Since August 1945, the United States has hosted the United Nations and become a mecca for seekers of both political freedom and economic opportunity. Its colleges and universities have helped educate hundreds of thousands, perhaps millions, of advanced students from around the world, many of whom later made major contributions to their chosen fields. Its own population has more than doubled from 149 million in 1945 to over 311 million today. Yet; sadly, any claim that those changes represent “progress,” or have been accompanied by an increase in overall happiness and satisfaction would be difficult to make. Quite the opposite: America leads the world in incarceration. It is increasingly seen as an inept meddler in the affairs of other nations and the attempts of its military to enforce American notions of “democracy” and "freedom" have inspired violent- even suicidal- resentment of the type that produced 9/11 and still smolders beneath the surface in many parts of the world.

At the same time,it would also be difficult to claim any other nations are in better shape on a planet struggling with economic instability, violent religious conflict, and accelerating climate change. How this state of affairs developed is something many people simply don't want to discuss- or even consider- but, as a species, we ignore such painful reality at our peril.

Concerns about the planetary consequences of human cultural devolution were beyond my wildest imaginings when I started asking 아메리칸룰렛cannabis applicants why they were seeking a medical dispensation in 2001. How the two have come to be so densely connected will be the subject of subsequent posts.

Doctor Tom

Posted by tjeffo at 04:52 PM | Comments (0)

August 18, 2012

Annals of Speculation

A favorite human speculation is considering what might have happened if a particular event or human decision had either not taken place or had a significantly different outcome. For example, if an eighteen year old Bosnian Serb named Gavrilo Princip had not assassinated Archduke Ferdinand and his wife, Sophia, on a 1914 June day in Sarajevo, would World War One have even happened? What if the Archduke had survived? Indeed, one could ask similar questions about any of the myriad assassinations that abruptly changed history: Julius Cesar, Abraham Lincoln, the Kennedys, to name but a few of the most familiar. Beyond that, a detailed review of each reveals several contingencies that might have altered their outcomes. Thus we are left with the idea that human history has been shaped by cascades of unpredictable events.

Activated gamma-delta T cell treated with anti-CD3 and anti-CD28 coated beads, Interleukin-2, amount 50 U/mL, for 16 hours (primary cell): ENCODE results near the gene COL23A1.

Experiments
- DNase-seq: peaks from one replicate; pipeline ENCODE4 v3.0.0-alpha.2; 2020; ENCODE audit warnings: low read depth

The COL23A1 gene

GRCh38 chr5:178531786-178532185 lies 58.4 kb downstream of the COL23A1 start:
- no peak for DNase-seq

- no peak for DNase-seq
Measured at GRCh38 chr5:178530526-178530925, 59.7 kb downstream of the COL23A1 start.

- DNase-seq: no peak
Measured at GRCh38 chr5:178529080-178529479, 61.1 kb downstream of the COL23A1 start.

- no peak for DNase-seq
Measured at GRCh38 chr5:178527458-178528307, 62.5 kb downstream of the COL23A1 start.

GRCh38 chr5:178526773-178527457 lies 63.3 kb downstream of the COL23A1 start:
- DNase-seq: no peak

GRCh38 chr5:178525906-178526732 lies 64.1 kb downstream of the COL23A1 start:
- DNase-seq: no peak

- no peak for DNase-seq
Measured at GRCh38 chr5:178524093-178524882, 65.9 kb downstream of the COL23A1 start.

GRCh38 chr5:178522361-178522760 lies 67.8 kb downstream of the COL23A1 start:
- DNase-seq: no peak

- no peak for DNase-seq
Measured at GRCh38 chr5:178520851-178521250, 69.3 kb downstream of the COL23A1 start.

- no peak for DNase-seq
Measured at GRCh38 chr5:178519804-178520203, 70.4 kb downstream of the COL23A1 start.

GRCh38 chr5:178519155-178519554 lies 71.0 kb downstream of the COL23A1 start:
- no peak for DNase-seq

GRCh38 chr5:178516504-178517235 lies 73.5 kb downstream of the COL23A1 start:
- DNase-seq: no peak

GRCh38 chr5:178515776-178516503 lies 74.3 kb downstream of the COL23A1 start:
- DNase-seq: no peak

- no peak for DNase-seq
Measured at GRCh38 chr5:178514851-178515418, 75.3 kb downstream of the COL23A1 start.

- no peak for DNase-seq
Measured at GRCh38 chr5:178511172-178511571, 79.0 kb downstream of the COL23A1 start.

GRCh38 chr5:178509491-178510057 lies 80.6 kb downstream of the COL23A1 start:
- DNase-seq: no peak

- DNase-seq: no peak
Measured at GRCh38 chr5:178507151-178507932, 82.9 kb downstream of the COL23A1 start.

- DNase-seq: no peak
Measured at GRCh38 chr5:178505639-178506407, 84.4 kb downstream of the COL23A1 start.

On the other hand, a very different concept has dominated religious thinking for centuries, one that may still be preferred by a majority of humans: that an omniscient, all powerful deity created the universe and would not be surprised by any single human action or decision; nevertheless, God is also believed to judge individuals on the basis of their specific choices ("free will"). That such a belief is inconsistent with ordinary logic does not appear to faze "true believers" of many persuasions.

My purpose here is not to discuss religion, but to question how a US policy that was radically altered when the Supreme Court declared the Marijuana Tax Act unconstitutional in 1969 was not only replaced, but greatly intensified in less than a year, thus becoming both a domestic and an international “war on drugs,” almost without missing a beat and without any serious discussion; either in Congress or at the UN. An additional irony is that the same federal bureaucrat primarily responsible for the deceptive 1937 "tax" act nullified by the Court had, as the first-ever UN "High Commissioner of Narcotics," led the campaign to convert his dubious legislation into global prohibition.

It's also important to note that as this is written in 2012, there has never been an unbiased modern study of cannabis- clinical or otherwise- in a setting where it was not already "illegal." Also, the US prison population, already spiking up in the early Sixties, has quadrupled since the MTA was replaced by the Controlled Substances Act conjured up by Watergate conspirator John Mitchell in 1969 was passed by Congress in 1970. The bottom line is that a small amount of "marijuana" detected at any UN member nation's port of entry can result in arrest and prosecution based on the UN's (impossibly vague) version of Mitchell's nebulous "Schedule One."